On a note I don't usually dwell on I have to say that the story was also a disappointment. It starts out great but before long I found myself involved in finding crew members and their troubles instead of that whole fate of humanity or whatever. The events that attempt to force the story back on track just kind of fall flat and while a cliffhanger ending is somewhat expected(this is part of a trilogy right?) here it just feels that everything was forced just a bit too hard. It's also aggravating that despite all of the mysteries surrounding the universe I don't think I got to solve any of them. There was no build up and whatever discoveries I made had no merit. It feels like one of those RPGs where everyone else has all of the answers and they're just dragging you along for the ride. I'm not expecting much from the story in the third game cause at the rate this is going there are just going to be too many characters and too many things are going to be introduced that it'll just fall apart entirely. Still I'm sure like this game there will be a number of memorable characters and oft-times witty and humorous writing to keep the experience quite pleasant.
Building relationships in this game is as simple as the conversations. Unfortunately this aspect falters in the lack of relationships characters have with people besides Shepard. We have all of these squad members that represent various races, ideologies, and factions yet they rarely interact with each other. The potential here is severely untapped as there could have been some great opportunities to really learn about the characters and how they develop.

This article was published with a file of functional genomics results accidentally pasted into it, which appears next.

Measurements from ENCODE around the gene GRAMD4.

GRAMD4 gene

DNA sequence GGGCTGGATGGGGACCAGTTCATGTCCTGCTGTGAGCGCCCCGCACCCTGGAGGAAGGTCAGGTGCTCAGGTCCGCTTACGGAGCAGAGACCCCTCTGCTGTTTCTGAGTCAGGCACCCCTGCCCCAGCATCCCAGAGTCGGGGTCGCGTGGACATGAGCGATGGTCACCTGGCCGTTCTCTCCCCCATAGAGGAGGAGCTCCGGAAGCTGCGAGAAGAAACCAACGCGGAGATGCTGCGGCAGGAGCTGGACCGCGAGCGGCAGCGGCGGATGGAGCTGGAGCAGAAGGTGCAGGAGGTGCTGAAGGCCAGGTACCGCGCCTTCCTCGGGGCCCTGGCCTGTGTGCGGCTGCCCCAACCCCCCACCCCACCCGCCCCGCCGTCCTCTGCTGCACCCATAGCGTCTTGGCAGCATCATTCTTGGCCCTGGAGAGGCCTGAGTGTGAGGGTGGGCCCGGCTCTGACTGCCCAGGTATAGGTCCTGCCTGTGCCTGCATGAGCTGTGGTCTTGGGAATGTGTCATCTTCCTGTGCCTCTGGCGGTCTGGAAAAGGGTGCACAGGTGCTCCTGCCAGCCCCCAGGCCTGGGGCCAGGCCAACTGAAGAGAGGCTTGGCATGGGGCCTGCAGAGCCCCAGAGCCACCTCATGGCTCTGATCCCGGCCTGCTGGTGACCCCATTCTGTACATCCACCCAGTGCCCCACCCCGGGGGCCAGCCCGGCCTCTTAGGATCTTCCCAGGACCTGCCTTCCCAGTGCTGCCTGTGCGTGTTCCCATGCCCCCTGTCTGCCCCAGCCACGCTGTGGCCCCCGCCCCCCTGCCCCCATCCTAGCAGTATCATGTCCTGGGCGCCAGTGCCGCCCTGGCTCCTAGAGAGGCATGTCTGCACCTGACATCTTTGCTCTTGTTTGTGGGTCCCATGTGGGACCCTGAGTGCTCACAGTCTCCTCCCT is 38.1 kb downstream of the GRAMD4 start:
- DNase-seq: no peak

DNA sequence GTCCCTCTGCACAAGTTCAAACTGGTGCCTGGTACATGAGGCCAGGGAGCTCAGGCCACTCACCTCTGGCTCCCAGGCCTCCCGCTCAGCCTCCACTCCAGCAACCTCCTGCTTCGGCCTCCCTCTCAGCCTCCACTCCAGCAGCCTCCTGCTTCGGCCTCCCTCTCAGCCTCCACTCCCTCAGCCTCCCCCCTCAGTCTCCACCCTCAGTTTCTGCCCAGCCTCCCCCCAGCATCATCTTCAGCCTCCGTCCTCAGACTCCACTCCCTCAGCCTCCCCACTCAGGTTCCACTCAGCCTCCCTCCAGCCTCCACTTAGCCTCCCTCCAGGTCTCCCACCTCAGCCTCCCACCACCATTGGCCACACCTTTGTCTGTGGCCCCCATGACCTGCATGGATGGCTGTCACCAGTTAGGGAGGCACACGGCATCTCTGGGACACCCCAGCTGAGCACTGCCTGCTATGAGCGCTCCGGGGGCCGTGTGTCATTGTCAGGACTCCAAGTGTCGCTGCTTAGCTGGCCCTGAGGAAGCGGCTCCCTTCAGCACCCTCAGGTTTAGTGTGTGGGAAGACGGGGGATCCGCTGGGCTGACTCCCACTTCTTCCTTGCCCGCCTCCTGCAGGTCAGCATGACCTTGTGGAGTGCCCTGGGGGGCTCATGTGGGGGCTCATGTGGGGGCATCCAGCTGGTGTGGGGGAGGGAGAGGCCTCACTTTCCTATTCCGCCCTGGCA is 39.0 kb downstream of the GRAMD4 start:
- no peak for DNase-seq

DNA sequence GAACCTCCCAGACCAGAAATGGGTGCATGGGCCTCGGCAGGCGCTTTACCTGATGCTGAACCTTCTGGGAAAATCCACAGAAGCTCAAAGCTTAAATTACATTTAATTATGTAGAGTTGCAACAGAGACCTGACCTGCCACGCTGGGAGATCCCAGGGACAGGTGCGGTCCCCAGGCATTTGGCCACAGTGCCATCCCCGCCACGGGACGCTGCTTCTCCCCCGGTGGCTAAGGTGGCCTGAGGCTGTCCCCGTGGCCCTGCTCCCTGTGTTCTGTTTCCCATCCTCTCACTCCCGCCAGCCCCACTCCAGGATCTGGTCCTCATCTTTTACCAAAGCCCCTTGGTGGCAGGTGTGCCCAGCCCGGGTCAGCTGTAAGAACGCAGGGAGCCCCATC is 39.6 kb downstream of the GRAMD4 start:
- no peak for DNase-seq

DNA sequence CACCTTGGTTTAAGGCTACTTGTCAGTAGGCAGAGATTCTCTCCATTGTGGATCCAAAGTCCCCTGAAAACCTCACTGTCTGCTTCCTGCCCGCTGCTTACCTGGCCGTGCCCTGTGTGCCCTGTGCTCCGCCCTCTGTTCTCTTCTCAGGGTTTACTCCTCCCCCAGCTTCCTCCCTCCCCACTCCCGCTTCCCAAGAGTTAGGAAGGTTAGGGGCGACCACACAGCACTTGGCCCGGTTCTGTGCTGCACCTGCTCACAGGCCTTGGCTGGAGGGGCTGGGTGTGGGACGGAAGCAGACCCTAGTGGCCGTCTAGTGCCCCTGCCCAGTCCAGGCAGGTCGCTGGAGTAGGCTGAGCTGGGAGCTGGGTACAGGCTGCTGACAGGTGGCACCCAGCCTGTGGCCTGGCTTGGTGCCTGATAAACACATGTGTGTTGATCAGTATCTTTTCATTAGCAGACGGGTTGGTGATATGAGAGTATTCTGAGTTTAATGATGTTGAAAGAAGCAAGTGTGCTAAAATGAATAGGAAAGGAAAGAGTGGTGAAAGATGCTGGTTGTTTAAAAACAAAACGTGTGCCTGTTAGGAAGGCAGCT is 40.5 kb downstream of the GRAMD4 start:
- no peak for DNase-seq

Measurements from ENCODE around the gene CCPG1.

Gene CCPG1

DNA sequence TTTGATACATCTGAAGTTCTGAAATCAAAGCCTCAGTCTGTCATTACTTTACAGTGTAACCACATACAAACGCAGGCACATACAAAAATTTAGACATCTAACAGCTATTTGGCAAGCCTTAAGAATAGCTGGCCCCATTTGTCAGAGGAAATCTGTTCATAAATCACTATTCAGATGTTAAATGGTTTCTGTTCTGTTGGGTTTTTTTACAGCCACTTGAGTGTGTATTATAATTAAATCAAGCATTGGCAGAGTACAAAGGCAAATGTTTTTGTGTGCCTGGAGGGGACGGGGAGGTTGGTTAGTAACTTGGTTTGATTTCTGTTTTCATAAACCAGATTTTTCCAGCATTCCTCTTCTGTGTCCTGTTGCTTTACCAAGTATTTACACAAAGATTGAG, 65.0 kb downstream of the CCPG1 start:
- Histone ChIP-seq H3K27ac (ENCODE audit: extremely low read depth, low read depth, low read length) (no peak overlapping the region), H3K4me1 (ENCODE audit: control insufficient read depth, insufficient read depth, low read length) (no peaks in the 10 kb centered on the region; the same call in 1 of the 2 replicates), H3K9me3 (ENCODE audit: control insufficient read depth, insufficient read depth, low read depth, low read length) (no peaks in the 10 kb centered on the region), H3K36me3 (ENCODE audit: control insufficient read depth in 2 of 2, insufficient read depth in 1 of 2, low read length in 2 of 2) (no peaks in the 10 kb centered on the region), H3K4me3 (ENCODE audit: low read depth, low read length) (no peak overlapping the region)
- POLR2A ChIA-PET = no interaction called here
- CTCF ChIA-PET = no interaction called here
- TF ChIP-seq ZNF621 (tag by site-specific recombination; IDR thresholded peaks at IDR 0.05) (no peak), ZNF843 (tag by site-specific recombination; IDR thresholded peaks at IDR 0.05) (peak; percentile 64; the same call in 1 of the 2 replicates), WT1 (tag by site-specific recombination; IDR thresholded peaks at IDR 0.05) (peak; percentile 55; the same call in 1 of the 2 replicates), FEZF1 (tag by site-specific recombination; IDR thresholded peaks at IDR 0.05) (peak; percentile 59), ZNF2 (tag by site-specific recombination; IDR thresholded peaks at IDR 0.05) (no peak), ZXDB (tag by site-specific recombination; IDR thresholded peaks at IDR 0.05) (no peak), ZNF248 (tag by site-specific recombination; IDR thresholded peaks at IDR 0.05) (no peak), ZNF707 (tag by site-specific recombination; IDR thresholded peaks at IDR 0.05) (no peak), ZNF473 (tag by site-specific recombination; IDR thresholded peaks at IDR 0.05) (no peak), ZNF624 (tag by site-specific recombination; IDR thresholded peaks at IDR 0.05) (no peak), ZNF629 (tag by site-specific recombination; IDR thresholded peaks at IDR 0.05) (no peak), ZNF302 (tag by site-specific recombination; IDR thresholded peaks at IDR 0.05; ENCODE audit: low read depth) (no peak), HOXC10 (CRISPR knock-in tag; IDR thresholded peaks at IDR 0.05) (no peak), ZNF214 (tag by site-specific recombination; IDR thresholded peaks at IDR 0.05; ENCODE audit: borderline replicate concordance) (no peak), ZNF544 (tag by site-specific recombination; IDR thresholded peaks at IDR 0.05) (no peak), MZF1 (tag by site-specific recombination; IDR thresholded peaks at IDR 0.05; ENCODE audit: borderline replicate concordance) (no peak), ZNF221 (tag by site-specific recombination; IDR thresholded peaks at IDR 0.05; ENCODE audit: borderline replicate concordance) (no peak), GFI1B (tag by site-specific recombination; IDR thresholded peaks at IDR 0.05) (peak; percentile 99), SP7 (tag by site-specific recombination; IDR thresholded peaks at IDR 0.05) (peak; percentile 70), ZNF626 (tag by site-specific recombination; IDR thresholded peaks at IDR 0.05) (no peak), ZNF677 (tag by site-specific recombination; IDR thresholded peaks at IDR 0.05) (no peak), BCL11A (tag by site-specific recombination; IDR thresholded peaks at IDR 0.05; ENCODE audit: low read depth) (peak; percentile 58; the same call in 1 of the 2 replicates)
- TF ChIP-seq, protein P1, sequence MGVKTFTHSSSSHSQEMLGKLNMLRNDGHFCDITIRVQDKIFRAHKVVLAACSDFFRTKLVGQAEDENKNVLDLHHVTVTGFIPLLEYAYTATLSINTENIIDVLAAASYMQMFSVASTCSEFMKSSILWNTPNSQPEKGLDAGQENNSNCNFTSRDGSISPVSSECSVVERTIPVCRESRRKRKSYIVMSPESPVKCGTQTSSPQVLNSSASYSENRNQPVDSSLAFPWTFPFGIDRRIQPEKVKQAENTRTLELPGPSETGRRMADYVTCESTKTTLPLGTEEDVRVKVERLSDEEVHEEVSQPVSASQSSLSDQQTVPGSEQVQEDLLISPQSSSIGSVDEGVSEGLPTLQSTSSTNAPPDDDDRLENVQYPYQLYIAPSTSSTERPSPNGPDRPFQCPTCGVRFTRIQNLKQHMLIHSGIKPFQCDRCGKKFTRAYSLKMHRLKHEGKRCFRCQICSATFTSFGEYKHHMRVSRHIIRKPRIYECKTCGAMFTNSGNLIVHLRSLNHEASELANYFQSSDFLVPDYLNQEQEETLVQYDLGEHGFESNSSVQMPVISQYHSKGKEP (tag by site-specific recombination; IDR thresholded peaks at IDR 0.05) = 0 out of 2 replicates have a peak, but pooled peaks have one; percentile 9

There's one game left in this series(ignoring the possibility of spin-offs/prequels) so one has to wonder what Bioware has planned for it. If it was left up to me I'd dump the planet scanning entirely. While it can be fascinating to read about different planets it's a bit of a kick to the junk to not actually be able to explore them. This isn't Star Control or one of those space-exploration sims so I'm alright with scaling back on that aspect or even dumping it entirely. I'd like to see the towns far more involving, at least on the level of previous Bioware games like Baldur's Gate 2. Maybe that's a bit too ambitious but I think it can be done. If Bioware wants to make the combat such an important aspect of the game they really should work on it. It's definitely an improvement over the first game in terms of design and mechanics but it's still lacking creativity. This could be an easy fix provided that Bioware is willing to take some risks. Create more abilities, design powers that can dynamically effect the entire battlefield, or even create entirely new strategies that focus on style of combat that aren't limited to taking cover and shooting.
More directly all I want is for the next game to take risks. Yeah I'm well aware that's expecting a ton and I'd probably be better off waiting for one of those spin-offs but all the same this is the kind of series that could really shine if the developers were willing to think outside of the box and allow their imagination to override what "works". Cause while this game does what it sets out to do it never goes anywhere beyond that to create a truly memorable game which to me is quite a shame cause the game's Universe is fascinating and it's being on such traditional and dull game design.
Still I played through it and I enjoyed it. That counts for something I imagine.